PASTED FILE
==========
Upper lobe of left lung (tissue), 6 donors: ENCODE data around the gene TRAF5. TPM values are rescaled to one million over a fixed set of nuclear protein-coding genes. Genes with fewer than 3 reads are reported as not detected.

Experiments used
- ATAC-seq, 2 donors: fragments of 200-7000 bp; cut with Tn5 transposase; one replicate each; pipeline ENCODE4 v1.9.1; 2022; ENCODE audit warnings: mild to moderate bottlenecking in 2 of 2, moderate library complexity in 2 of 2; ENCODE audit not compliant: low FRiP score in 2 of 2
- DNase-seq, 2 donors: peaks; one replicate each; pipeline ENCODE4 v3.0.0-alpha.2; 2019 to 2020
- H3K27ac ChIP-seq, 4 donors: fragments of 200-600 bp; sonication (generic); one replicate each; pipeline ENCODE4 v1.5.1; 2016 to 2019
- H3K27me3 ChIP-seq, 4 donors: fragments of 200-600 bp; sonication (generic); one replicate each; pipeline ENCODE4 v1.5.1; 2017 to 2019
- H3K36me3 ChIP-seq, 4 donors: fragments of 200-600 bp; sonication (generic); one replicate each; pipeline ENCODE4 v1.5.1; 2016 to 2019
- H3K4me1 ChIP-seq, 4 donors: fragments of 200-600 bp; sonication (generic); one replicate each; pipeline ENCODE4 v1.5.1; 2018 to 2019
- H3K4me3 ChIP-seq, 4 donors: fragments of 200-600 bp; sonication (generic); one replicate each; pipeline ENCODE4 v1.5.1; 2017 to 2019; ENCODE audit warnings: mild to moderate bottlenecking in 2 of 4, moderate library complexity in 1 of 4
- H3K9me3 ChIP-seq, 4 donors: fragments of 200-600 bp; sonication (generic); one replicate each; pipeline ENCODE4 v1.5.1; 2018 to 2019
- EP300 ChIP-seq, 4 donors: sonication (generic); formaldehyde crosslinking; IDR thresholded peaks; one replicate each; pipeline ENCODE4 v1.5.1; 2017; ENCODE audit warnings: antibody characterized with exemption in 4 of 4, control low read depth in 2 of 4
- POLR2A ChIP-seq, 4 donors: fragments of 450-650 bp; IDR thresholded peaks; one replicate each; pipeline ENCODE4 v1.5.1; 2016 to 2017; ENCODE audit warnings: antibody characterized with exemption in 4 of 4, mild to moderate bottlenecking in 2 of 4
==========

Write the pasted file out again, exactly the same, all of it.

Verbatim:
Upper lobe of left lung (tissue), 6 donors: ENCODE data around the gene TRAF5. TPM values are rescaled to one million over a fixed set of nuclear protein-coding genes. Genes with fewer than 3 reads are reported as not detected.

Experiments used
- ATAC-seq, 2 donors: fragments of 200-7000 bp; cut with Tn5 transposase; one replicate each; pipeline ENCODE4 v1.9.1; 2022; ENCODE audit warnings: mild to moderate bottlenecking in 2 of 2, moderate library complexity in 2 of 2; ENCODE audit not compliant: low FRiP score in 2 of 2
- DNase-seq, 2 donors: peaks; one replicate each; pipeline ENCODE4 v3.0.0-alpha.2; 2019 to 2020
- H3K27ac ChIP-seq, 4 donors: fragments of 200-600 bp; sonication (generic); one replicate each; pipeline ENCODE4 v1.5.1; 2016 to 2019
- H3K27me3 ChIP-seq, 4 donors: fragments of 200-600 bp; sonication (generic); one replicate each; pipeline ENCODE4 v1.5.1; 2017 to 2019
- H3K36me3 ChIP-seq, 4 donors: fragments of 200-600 bp; sonication (generic); one replicate each; pipeline ENCODE4 v1.5.1; 2016 to 2019
- H3K4me1 ChIP-seq, 4 donors: fragments of 200-600 bp; sonication (generic); one replicate each; pipeline ENCODE4 v1.5.1; 2018 to 2019
- H3K4me3 ChIP-seq, 4 donors: fragments of 200-600 bp; sonication (generic); one replicate each; pipeline ENCODE4 v1.5.1; 2017 to 2019; ENCODE audit warnings: mild to moderate bottlenecking in 2 of 4, moderate library complexity in 1 of 4
- H3K9me3 ChIP-seq, 4 donors: fragments of 200-600 bp; sonication (generic); one replicate each; pipeline ENCODE4 v1.5.1; 2018 to 2019
- EP300 ChIP-seq, 4 donors: sonication (generic); formaldehyde crosslinking; IDR thresholded peaks; one replicate each; pipeline ENCODE4 v1.5.1; 2017; ENCODE audit warnings: antibody characterized with exemption in 4 of 4, control low read depth in 2 of 4
- POLR2A ChIP-seq, 4 donors: fragments of 450-650 bp; IDR thresholded peaks; one replicate each; pipeline ENCODE4 v1.5.1; 2016 to 2017; ENCODE audit warnings: antibody characterized with exemption in 4 of 4, mild to moderate bottlenecking in 2 of 4